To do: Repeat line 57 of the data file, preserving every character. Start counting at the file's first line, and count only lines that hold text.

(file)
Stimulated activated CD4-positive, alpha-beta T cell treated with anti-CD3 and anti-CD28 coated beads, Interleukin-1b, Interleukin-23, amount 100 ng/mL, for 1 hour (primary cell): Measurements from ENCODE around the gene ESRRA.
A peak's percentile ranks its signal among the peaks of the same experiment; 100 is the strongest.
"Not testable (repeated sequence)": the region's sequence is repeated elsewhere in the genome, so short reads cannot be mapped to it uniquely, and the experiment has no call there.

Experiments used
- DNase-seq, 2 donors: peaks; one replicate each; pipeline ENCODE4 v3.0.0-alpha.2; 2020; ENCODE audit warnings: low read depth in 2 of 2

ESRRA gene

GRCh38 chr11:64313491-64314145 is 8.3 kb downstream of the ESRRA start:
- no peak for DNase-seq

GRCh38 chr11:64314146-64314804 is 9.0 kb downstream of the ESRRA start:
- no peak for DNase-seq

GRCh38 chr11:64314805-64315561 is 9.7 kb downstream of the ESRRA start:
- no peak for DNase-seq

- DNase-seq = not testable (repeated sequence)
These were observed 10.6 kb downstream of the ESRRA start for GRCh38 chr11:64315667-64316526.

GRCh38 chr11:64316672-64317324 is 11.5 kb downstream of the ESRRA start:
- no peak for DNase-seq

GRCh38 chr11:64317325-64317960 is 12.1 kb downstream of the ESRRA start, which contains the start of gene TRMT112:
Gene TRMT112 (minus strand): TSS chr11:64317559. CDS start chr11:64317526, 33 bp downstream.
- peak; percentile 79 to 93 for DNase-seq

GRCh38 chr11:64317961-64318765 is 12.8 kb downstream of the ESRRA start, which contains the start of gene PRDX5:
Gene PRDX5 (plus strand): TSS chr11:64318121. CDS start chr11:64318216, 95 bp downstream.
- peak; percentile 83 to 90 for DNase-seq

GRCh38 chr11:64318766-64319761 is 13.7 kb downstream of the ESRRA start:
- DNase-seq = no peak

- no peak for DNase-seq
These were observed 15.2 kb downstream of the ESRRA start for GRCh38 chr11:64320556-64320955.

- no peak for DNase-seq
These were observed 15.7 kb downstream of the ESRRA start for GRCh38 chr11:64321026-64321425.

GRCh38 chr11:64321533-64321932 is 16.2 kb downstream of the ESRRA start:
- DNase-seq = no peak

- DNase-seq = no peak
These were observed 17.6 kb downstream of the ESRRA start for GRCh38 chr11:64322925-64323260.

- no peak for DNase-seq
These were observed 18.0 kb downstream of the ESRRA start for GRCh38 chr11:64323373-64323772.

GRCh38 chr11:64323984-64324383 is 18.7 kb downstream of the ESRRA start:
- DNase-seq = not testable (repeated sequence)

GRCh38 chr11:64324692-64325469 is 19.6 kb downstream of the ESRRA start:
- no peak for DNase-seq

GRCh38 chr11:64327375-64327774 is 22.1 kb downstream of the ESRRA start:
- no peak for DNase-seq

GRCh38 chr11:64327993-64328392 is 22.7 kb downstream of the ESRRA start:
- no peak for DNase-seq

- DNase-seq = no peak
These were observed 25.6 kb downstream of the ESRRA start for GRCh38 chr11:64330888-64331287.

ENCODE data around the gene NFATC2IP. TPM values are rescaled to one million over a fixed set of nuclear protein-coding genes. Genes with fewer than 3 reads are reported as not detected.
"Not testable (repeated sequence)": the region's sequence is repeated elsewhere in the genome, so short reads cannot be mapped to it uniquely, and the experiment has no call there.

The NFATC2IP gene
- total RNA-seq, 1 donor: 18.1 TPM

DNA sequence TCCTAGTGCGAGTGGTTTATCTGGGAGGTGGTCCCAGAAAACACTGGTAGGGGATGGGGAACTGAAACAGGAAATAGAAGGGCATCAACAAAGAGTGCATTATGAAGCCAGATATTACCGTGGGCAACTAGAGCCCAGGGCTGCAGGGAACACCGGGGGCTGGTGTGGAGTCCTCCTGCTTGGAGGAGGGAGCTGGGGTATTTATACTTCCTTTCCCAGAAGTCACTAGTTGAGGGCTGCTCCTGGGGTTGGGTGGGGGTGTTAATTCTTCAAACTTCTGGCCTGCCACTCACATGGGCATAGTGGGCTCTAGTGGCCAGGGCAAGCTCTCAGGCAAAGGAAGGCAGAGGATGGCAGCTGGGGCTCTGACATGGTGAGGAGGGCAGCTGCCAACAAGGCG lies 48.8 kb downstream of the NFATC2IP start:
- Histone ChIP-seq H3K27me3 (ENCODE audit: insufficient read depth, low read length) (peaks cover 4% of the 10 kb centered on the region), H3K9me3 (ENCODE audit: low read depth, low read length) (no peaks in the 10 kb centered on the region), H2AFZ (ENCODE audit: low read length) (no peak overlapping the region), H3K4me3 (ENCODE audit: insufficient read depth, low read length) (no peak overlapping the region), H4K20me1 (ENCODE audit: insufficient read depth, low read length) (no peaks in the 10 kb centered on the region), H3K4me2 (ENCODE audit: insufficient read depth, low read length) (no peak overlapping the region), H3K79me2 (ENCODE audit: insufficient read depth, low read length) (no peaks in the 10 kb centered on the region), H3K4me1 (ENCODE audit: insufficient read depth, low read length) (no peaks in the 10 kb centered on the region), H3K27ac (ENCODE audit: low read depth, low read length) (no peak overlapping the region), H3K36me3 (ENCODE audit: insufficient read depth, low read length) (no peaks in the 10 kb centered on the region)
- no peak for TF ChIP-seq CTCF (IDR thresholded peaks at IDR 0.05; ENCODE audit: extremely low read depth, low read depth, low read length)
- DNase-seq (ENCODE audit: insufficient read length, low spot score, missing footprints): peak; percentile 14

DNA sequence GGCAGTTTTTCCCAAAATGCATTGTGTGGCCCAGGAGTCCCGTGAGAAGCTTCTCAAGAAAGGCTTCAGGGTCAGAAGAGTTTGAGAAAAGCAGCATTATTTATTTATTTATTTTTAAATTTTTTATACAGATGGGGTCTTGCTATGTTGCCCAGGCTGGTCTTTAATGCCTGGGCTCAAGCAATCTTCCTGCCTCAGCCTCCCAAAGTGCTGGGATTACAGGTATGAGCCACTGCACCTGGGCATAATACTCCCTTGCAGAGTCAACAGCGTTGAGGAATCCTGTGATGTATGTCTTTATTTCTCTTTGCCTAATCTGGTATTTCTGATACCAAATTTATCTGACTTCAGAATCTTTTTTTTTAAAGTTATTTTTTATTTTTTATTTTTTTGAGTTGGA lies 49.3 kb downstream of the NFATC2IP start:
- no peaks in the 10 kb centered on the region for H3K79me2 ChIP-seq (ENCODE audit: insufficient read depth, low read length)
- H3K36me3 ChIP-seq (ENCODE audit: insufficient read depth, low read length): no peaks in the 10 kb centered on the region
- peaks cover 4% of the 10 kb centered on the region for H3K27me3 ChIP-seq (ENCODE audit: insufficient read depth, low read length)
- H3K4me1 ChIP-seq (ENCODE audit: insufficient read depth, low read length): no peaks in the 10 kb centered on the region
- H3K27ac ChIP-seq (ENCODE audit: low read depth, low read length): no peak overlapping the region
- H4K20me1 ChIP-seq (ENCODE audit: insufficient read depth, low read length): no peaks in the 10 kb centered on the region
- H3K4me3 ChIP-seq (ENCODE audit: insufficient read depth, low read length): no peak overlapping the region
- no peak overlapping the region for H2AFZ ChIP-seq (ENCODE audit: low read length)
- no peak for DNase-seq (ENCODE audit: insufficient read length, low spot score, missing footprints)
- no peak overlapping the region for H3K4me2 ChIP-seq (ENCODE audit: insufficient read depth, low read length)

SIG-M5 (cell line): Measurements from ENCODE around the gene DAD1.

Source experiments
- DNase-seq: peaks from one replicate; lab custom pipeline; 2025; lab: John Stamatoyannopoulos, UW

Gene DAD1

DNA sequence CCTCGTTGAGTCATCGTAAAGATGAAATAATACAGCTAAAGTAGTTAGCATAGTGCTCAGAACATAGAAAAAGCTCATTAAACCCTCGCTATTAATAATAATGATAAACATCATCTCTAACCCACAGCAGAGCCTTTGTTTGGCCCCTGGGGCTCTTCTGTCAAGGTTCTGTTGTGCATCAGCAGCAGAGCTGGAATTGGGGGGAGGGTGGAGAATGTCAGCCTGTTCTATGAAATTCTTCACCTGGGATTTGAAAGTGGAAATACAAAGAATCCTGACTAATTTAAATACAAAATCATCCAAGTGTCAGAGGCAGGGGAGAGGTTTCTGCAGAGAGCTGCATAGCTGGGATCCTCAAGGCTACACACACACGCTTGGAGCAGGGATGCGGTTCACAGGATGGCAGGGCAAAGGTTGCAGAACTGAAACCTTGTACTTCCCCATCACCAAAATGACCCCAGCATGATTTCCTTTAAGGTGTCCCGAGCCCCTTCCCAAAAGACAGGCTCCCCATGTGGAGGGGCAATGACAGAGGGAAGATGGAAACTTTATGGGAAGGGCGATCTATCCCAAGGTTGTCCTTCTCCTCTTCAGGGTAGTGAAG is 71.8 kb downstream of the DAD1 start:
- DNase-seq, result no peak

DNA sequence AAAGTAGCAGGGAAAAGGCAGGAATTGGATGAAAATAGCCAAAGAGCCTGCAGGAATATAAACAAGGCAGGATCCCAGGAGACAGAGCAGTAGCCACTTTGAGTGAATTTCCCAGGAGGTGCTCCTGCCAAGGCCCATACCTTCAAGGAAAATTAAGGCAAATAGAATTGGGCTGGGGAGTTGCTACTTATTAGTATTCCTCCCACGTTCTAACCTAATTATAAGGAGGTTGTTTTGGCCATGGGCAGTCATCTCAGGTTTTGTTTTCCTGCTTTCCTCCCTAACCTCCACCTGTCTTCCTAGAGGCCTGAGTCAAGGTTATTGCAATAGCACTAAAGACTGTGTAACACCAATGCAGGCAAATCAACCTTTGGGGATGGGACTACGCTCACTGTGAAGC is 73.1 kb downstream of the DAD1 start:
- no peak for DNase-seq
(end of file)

- H3K4me1 ChIP-seq (ENCODE audit: insufficient read depth, low read length): no peaks in the 10 kb centered on the region